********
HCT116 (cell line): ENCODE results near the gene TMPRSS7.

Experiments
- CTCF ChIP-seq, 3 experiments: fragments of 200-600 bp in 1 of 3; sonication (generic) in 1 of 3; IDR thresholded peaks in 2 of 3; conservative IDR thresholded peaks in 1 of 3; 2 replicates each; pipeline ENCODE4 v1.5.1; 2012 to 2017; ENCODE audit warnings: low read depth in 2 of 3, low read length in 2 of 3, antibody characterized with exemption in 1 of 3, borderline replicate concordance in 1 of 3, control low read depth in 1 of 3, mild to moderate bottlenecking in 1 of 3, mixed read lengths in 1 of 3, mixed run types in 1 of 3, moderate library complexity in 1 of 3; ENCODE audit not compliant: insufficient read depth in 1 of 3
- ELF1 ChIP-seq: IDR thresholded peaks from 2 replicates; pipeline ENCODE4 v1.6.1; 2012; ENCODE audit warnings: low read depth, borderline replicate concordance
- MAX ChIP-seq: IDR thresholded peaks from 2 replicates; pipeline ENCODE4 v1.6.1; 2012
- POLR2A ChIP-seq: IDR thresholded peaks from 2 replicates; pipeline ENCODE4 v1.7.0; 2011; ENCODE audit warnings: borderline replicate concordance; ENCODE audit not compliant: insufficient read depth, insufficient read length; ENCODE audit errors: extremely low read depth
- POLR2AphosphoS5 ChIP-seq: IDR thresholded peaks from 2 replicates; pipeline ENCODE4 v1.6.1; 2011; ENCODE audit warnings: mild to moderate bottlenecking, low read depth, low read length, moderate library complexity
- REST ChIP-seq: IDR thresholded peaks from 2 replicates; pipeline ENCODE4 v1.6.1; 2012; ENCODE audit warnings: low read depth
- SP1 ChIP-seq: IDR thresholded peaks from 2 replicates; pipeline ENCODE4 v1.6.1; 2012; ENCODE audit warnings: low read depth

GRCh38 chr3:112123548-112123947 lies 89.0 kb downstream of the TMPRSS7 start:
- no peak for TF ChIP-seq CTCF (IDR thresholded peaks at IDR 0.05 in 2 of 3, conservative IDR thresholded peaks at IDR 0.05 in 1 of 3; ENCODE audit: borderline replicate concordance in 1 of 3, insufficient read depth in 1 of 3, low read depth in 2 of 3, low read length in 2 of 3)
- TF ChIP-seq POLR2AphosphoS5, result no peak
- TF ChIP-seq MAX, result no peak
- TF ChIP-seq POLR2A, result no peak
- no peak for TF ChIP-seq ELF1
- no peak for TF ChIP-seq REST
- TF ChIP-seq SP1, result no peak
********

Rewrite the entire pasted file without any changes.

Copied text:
HCT116 (cell line): ENCODE results near the gene TMPRSS7.

Experiments
- CTCF ChIP-seq, 3 experiments: fragments of 200-600 bp in 1 of 3; sonication (generic) in 1 of 3; IDR thresholded peaks in 2 of 3; conservative IDR thresholded peaks in 1 of 3; 2 replicates each; pipeline ENCODE4 v1.5.1; 2012 to 2017; ENCODE audit warnings: low read depth in 2 of 3, low read length in 2 of 3, antibody characterized with exemption in 1 of 3, borderline replicate concordance in 1 of 3, control low read depth in 1 of 3, mild to moderate bottlenecking in 1 of 3, mixed read lengths in 1 of 3, mixed run types in 1 of 3, moderate library complexity in 1 of 3; ENCODE audit not compliant: insufficient read depth in 1 of 3
- ELF1 ChIP-seq: IDR thresholded peaks from 2 replicates; pipeline ENCODE4 v1.6.1; 2012; ENCODE audit warnings: low read depth, borderline replicate concordance
- MAX ChIP-seq: IDR thresholded peaks from 2 replicates; pipeline ENCODE4 v1.6.1; 2012
- POLR2A ChIP-seq: IDR thresholded peaks from 2 replicates; pipeline ENCODE4 v1.7.0; 2011; ENCODE audit warnings: borderline replicate concordance; ENCODE audit not compliant: insufficient read depth, insufficient read length; ENCODE audit errors: extremely low read depth
- POLR2AphosphoS5 ChIP-seq: IDR thresholded peaks from 2 replicates; pipeline ENCODE4 v1.6.1; 2011; ENCODE audit warnings: mild to moderate bottlenecking, low read depth, low read length, moderate library complexity
- REST ChIP-seq: IDR thresholded peaks from 2 replicates; pipeline ENCODE4 v1.6.1; 2012; ENCODE audit warnings: low read depth
- SP1 ChIP-seq: IDR thresholded peaks from 2 replicates; pipeline ENCODE4 v1.6.1; 2012; ENCODE audit warnings: low read depth

GRCh38 chr3:112123548-112123947 lies 89.0 kb downstream of the TMPRSS7 start:
- no peak for TF ChIP-seq CTCF (IDR thresholded peaks at IDR 0.05 in 2 of 3, conservative IDR thresholded peaks at IDR 0.05 in 1 of 3; ENCODE audit: borderline replicate concordance in 1 of 3, insufficient read depth in 1 of 3, low read depth in 2 of 3, low read length in 2 of 3)
- TF ChIP-seq POLR2AphosphoS5, result no peak
- TF ChIP-seq MAX, result no peak
- TF ChIP-seq POLR2A, result no peak
- no peak for TF ChIP-seq ELF1
- no peak for TF ChIP-seq REST
- TF ChIP-seq SP1, result no peak